A University of Wolverhampton professor has devised a
mathematical formula to predict Team GB’s final medal haul at
Taking into account home advantage and performance at previous
Olympic Games, Professor Alan Nevill predicts the final tally of
medals will be 63.
To make the predication, Professor Nevill looked at all hosting
cities or countries since World War II and analysed the number of
medals awarded to competitors. He identified a significant increase
in the probability of a country obtaining a medal in the Olympic
Games before, during and after hosting the Olympics.
The biostatistician also predicts Team GB’s medal total will be
46 in Rio 2016.
Professor Nevill, from the University’s School of Sport,
Performing Arts and Leisure, says funding is a significant factor
in explaining his findings, as well as the legacy of hosting the
Commonwealth Games in 2002.
He says: “Home advantage in the summer Olympic Games is well
known. What is not so well known is that countries that host the
Olympic Games perform better in the games before and after the
games in which they were hosts.
“Funding appears to be an important factor when explaining these
findings. Almost all countries that have been awarded the games
after World War II would appear to have invested heavily in sport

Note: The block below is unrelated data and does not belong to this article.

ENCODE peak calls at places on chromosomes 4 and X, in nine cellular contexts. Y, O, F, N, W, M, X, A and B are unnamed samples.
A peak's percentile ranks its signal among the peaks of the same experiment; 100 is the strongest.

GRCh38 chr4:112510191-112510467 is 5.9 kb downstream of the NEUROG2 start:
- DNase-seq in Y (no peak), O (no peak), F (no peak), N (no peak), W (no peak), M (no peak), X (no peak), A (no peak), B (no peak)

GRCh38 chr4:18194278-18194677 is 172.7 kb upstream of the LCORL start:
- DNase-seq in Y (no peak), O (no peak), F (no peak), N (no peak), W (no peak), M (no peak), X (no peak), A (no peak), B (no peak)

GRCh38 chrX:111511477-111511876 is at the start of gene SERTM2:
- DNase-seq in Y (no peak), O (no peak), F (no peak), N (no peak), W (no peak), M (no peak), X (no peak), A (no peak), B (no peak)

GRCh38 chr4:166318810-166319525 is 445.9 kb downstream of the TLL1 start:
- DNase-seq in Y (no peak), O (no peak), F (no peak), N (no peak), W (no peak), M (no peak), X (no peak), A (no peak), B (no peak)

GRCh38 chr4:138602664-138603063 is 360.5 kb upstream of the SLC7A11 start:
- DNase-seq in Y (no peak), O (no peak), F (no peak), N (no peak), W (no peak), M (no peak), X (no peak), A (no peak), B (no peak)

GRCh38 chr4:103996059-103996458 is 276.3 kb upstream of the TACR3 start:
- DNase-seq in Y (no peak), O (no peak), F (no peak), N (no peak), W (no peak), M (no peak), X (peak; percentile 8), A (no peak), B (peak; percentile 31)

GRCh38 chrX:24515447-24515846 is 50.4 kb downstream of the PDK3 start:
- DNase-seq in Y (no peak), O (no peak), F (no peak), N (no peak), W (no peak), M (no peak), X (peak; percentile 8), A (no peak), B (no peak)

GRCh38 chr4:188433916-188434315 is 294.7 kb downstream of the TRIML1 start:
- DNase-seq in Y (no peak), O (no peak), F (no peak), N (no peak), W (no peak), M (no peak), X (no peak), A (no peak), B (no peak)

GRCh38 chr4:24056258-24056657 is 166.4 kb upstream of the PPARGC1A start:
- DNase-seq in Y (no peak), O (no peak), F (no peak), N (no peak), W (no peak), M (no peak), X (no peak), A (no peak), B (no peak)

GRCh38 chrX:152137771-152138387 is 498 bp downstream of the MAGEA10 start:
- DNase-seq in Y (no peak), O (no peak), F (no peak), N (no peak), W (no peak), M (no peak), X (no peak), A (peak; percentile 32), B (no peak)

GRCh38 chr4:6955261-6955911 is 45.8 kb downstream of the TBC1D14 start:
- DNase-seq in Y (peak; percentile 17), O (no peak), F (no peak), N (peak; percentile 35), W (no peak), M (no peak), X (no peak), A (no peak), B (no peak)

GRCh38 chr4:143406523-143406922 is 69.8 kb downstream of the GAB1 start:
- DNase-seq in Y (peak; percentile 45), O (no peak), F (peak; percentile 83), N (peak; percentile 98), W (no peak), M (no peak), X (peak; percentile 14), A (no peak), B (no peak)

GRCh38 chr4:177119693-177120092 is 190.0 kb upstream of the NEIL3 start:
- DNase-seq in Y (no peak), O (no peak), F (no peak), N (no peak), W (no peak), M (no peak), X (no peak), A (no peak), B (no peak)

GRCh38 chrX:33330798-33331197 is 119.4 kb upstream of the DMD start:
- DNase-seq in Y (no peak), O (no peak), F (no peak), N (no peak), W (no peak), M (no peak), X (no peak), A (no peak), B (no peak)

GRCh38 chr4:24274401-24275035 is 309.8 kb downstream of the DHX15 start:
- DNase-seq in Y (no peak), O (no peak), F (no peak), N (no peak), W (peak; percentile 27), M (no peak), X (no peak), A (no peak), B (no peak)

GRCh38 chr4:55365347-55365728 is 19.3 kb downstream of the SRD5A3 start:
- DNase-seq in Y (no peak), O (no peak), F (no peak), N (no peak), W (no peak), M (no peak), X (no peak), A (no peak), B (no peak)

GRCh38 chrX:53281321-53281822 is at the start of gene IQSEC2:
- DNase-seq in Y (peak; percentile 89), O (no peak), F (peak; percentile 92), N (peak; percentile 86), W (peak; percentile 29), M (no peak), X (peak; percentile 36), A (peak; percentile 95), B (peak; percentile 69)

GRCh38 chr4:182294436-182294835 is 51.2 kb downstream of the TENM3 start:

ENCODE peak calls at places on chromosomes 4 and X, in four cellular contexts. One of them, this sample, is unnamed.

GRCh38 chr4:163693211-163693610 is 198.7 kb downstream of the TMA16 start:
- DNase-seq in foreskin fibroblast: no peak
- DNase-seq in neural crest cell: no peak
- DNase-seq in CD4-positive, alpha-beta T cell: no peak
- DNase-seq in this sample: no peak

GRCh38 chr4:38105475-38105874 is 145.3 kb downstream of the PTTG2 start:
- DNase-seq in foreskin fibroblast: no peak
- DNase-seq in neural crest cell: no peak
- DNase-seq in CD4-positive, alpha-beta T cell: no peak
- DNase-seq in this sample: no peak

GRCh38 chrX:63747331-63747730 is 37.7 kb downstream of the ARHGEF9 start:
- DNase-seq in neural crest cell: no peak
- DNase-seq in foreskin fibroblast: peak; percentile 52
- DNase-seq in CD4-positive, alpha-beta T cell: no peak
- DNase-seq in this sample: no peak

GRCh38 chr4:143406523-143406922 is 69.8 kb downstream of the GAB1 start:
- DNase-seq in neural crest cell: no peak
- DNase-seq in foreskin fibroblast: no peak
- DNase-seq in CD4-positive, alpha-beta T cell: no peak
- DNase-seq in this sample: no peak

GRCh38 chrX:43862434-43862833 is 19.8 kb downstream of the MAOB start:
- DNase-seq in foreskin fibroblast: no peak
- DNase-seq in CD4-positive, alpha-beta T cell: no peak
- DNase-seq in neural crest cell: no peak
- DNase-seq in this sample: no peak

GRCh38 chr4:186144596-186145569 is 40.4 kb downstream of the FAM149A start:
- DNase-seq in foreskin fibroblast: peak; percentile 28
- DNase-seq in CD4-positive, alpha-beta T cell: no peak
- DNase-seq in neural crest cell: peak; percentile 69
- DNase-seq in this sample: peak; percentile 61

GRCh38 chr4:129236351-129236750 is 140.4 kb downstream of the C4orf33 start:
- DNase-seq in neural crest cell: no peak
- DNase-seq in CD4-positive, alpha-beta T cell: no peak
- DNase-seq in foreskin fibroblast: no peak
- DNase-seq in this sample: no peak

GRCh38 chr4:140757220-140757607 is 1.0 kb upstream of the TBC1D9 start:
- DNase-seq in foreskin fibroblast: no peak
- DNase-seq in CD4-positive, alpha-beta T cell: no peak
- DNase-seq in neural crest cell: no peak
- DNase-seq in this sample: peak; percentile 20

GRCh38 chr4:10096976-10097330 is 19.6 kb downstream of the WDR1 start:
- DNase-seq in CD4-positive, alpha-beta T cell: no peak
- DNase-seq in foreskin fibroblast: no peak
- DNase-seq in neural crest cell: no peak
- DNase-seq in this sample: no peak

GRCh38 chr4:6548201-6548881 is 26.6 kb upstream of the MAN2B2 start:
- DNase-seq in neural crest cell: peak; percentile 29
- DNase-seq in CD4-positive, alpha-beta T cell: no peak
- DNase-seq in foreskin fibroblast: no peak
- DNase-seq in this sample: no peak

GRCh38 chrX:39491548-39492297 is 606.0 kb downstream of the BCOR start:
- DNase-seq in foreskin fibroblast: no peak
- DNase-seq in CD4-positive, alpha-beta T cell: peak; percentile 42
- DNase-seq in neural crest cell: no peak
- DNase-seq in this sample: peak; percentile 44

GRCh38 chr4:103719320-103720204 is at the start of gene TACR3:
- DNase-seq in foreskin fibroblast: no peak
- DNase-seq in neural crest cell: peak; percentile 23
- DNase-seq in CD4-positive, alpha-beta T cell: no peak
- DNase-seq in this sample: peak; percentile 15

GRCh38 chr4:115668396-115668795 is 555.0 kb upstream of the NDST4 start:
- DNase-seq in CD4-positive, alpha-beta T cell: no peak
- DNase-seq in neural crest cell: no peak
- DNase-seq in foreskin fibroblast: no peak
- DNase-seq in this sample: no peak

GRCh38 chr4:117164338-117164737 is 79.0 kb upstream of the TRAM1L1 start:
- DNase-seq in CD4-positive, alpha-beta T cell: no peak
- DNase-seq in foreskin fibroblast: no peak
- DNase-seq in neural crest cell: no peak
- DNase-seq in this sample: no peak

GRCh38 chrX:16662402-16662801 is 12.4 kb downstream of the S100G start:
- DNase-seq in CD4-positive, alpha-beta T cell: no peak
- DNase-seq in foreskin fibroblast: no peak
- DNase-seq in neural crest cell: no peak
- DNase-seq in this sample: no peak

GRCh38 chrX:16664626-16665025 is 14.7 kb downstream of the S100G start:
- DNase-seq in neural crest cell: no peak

before being awarded the games.
“A second factor in Great Britain’s success is the legacy of
hosting the Commonwealth Games in 2002 (a post-hosting games
effect) that undoubtedly provided an infrastructure that benefited,
in particular, cycling.
“Whether the International Olympics Committee either consciously
or subconsciously takes these factors into account is unclear when
awarding the games to a city. What is clear is that based on these
findings, Great Britain is likely to maintain the Olympic success
achieved in Beijing and London 2012 into future games.”
Professor Nevill first made the prediction in a research paper
three years following Team GB’s success at the Beijing games in
The research, titled ‘Why Great Britain’s success in Beijing
could have been anticipated and why it should continue beyond
2012’, was published in the British Journal of Sports Medicine in
Professor Alan Nevill is a specialist in biostatistics applied
to health, sport and exercise sciences.
He is also the Editor in Chief of The Journal of Sports
Note: A copy of the research paper is available
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Date Issued: Wednesday, 08 August 2012
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